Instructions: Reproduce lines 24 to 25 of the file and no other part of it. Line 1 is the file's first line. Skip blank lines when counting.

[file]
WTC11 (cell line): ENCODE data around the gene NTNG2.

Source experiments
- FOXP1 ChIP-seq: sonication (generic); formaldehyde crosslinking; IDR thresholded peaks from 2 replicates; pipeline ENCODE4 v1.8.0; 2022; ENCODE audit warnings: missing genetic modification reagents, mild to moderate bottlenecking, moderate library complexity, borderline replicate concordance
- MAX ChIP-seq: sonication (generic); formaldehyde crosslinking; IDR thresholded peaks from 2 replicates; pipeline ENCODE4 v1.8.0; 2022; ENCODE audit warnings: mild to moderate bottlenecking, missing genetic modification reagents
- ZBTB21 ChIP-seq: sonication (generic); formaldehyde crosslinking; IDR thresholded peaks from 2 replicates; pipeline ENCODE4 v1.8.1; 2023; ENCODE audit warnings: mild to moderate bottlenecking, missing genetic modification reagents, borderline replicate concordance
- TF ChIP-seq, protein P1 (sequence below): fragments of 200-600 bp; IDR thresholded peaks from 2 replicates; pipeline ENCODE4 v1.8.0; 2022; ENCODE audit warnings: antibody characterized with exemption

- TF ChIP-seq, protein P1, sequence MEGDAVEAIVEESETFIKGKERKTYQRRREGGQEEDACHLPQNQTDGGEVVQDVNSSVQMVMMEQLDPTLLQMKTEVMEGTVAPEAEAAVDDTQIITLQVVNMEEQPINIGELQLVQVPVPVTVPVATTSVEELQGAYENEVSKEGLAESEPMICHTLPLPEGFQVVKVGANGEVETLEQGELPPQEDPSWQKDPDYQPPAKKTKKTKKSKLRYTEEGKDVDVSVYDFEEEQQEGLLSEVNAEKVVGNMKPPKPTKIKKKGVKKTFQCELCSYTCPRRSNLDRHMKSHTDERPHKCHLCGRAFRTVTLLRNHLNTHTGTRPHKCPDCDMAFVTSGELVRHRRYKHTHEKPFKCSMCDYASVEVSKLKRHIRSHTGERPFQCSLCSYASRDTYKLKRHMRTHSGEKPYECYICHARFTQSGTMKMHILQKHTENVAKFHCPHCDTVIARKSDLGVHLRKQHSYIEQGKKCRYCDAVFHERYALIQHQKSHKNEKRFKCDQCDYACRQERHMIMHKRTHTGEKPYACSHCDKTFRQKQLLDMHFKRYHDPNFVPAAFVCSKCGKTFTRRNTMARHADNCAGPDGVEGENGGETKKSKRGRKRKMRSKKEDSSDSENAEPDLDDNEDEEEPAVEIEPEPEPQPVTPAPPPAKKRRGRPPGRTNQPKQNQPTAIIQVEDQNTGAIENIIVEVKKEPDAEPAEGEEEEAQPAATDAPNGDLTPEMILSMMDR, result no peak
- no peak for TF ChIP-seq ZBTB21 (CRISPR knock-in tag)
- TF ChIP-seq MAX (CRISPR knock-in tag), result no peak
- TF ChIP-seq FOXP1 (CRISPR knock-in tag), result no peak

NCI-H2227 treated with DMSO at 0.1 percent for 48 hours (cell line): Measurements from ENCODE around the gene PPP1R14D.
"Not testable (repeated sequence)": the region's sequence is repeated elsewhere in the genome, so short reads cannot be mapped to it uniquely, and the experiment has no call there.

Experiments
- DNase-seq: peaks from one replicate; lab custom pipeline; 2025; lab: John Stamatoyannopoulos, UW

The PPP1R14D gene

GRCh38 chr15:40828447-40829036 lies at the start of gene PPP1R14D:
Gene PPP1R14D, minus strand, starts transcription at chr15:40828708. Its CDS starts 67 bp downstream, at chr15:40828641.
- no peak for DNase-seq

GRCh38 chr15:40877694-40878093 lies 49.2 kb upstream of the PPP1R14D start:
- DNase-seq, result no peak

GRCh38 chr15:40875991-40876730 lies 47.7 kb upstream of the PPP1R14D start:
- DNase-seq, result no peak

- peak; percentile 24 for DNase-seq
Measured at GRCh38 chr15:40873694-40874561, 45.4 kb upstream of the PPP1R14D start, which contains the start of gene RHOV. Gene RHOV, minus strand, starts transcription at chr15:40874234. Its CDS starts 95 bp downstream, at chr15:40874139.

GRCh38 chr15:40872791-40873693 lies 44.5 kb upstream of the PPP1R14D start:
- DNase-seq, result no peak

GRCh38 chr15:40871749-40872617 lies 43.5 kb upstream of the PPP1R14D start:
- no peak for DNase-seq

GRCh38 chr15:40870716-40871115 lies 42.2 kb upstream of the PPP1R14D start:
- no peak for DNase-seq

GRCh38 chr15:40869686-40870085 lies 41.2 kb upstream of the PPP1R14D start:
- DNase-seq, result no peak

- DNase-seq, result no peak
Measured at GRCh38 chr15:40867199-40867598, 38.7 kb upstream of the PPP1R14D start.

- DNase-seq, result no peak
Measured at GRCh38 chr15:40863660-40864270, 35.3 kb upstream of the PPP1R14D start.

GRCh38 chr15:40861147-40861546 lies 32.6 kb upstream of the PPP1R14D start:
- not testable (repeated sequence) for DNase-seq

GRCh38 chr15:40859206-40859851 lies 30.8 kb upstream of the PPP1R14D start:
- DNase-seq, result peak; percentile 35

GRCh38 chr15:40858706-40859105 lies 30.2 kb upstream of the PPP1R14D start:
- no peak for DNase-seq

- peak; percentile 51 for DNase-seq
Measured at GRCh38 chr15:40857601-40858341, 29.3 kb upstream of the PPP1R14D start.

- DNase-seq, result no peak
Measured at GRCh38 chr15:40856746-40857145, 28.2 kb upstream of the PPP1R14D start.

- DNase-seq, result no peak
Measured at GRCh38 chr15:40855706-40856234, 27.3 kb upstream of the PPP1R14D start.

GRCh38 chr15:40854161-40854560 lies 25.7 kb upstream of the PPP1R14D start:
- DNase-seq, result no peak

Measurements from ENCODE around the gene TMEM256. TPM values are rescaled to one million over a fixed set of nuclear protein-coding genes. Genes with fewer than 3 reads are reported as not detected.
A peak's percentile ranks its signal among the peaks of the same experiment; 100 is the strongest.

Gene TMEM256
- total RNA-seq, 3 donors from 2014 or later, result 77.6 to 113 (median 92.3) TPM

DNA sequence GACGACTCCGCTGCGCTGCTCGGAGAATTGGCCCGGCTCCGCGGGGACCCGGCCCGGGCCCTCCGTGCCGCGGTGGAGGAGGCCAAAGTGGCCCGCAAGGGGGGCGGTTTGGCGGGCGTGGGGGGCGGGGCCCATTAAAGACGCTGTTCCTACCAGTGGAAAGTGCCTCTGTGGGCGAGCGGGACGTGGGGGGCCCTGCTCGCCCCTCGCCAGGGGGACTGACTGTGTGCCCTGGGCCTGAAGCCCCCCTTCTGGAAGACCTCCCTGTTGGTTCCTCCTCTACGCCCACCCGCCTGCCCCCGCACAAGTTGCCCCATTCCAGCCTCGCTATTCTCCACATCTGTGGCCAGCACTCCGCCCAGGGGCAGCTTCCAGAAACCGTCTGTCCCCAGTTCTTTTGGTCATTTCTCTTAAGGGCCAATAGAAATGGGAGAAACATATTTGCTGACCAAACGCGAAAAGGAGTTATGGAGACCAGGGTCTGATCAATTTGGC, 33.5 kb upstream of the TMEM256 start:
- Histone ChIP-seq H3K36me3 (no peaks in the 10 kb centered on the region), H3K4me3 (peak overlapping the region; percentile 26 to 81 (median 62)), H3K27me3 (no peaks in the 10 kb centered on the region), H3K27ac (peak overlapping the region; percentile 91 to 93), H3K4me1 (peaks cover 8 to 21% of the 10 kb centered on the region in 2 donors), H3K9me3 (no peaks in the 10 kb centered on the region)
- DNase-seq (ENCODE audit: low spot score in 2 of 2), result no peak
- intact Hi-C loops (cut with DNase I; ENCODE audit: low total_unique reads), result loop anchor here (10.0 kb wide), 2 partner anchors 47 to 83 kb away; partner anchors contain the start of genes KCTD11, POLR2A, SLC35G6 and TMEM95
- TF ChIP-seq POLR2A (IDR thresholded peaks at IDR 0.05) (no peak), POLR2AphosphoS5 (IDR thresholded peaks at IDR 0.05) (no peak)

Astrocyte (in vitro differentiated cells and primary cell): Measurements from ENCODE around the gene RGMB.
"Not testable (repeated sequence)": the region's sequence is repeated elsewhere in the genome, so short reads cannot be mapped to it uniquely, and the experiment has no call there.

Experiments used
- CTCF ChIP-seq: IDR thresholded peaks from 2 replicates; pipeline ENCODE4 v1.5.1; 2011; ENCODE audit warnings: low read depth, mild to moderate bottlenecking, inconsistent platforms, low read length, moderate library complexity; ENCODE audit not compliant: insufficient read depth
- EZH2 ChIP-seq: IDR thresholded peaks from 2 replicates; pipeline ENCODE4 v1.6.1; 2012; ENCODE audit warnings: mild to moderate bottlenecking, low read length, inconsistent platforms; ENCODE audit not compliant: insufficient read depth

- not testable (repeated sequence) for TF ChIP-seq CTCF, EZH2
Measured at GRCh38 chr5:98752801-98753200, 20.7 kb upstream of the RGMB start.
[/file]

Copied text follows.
Measured at GRCh38 chr15:40873694-40874561, 45.4 kb upstream of the PPP1R14D start, which contains the start of gene RHOV. Gene RHOV, minus strand, starts transcription at chr15:40874234. Its CDS starts 95 bp downstream, at chr15:40874139.

GRCh38 chr15:40872791-40873693 lies 44.5 kb upstream of the PPP1R14D start: